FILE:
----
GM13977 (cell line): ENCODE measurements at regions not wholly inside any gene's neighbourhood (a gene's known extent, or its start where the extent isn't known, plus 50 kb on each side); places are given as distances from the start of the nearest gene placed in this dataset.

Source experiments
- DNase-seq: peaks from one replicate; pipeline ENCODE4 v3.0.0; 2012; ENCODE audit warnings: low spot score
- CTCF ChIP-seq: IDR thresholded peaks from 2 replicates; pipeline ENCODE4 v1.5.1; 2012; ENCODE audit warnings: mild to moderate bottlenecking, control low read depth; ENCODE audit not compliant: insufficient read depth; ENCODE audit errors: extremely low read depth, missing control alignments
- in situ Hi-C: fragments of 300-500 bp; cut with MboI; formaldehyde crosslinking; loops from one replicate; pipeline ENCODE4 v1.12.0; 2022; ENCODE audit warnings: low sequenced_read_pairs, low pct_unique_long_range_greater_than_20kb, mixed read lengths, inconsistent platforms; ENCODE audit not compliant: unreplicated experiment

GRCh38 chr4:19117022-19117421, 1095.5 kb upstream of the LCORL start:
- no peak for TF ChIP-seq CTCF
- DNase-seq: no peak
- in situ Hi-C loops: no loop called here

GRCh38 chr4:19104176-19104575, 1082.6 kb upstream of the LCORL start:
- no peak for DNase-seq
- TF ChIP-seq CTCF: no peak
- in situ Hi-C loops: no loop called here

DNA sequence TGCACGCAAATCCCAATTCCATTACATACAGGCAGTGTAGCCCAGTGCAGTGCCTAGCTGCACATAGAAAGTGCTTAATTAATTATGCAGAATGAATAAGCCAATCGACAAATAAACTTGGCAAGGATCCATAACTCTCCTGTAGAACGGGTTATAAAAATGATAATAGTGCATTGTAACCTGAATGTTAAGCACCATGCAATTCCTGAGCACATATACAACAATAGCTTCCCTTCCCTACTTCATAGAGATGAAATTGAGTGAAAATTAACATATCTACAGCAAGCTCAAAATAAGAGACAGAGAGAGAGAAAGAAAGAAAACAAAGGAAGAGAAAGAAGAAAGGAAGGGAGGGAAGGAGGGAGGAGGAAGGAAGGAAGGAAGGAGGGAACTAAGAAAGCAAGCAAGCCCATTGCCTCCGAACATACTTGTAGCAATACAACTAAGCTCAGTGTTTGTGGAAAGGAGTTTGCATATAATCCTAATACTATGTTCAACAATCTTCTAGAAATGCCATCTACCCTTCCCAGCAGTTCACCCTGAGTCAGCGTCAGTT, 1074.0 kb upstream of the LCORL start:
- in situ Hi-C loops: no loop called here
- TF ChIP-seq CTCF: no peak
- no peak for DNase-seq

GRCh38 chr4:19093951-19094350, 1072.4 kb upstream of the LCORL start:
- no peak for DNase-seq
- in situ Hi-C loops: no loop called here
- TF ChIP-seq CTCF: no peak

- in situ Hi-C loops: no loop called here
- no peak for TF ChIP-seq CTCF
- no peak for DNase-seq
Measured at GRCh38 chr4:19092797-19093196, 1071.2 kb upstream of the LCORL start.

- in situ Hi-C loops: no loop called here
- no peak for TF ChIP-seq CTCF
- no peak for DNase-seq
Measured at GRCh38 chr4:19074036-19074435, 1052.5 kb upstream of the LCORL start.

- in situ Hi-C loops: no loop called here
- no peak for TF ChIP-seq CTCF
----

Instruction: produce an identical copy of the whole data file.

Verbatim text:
GM13977 (cell line): ENCODE measurements at regions not wholly inside any gene's neighbourhood (a gene's known extent, or its start where the extent isn't known, plus 50 kb on each side); places are given as distances from the start of the nearest gene placed in this dataset.

Source experiments
- DNase-seq: peaks from one replicate; pipeline ENCODE4 v3.0.0; 2012; ENCODE audit warnings: low spot score
- CTCF ChIP-seq: IDR thresholded peaks from 2 replicates; pipeline ENCODE4 v1.5.1; 2012; ENCODE audit warnings: mild to moderate bottlenecking, control low read depth; ENCODE audit not compliant: insufficient read depth; ENCODE audit errors: extremely low read depth, missing control alignments
- in situ Hi-C: fragments of 300-500 bp; cut with MboI; formaldehyde crosslinking; loops from one replicate; pipeline ENCODE4 v1.12.0; 2022; ENCODE audit warnings: low sequenced_read_pairs, low pct_unique_long_range_greater_than_20kb, mixed read lengths, inconsistent platforms; ENCODE audit not compliant: unreplicated experiment

GRCh38 chr4:19117022-19117421, 1095.5 kb upstream of the LCORL start:
- no peak for TF ChIP-seq CTCF
- DNase-seq: no peak
- in situ Hi-C loops: no loop called here

GRCh38 chr4:19104176-19104575, 1082.6 kb upstream of the LCORL start:
- no peak for DNase-seq
- TF ChIP-seq CTCF: no peak
- in situ Hi-C loops: no loop called here

DNA sequence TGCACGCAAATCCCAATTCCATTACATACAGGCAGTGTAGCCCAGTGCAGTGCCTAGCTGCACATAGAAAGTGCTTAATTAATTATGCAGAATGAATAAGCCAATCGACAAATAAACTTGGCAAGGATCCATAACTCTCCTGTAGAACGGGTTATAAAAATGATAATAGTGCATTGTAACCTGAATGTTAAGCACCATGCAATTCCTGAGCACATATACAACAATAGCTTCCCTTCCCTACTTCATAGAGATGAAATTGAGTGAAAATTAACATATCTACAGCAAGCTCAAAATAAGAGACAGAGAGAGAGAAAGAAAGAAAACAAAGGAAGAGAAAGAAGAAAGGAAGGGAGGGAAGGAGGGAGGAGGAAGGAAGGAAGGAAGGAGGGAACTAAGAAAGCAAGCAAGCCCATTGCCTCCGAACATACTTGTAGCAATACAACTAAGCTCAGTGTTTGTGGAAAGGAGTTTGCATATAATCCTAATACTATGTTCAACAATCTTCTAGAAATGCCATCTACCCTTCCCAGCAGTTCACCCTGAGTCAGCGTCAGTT, 1074.0 kb upstream of the LCORL start:
- in situ Hi-C loops: no loop called here
- TF ChIP-seq CTCF: no peak
- no peak for DNase-seq

GRCh38 chr4:19093951-19094350, 1072.4 kb upstream of the LCORL start:
- no peak for DNase-seq
- in situ Hi-C loops: no loop called here
- TF ChIP-seq CTCF: no peak

- in situ Hi-C loops: no loop called here
- no peak for TF ChIP-seq CTCF
- no peak for DNase-seq
Measured at GRCh38 chr4:19092797-19093196, 1071.2 kb upstream of the LCORL start.

- in situ Hi-C loops: no loop called here
- no peak for TF ChIP-seq CTCF
- no peak for DNase-seq
Measured at GRCh38 chr4:19074036-19074435, 1052.5 kb upstream of the LCORL start.

- in situ Hi-C loops: no loop called here
- no peak for TF ChIP-seq CTCF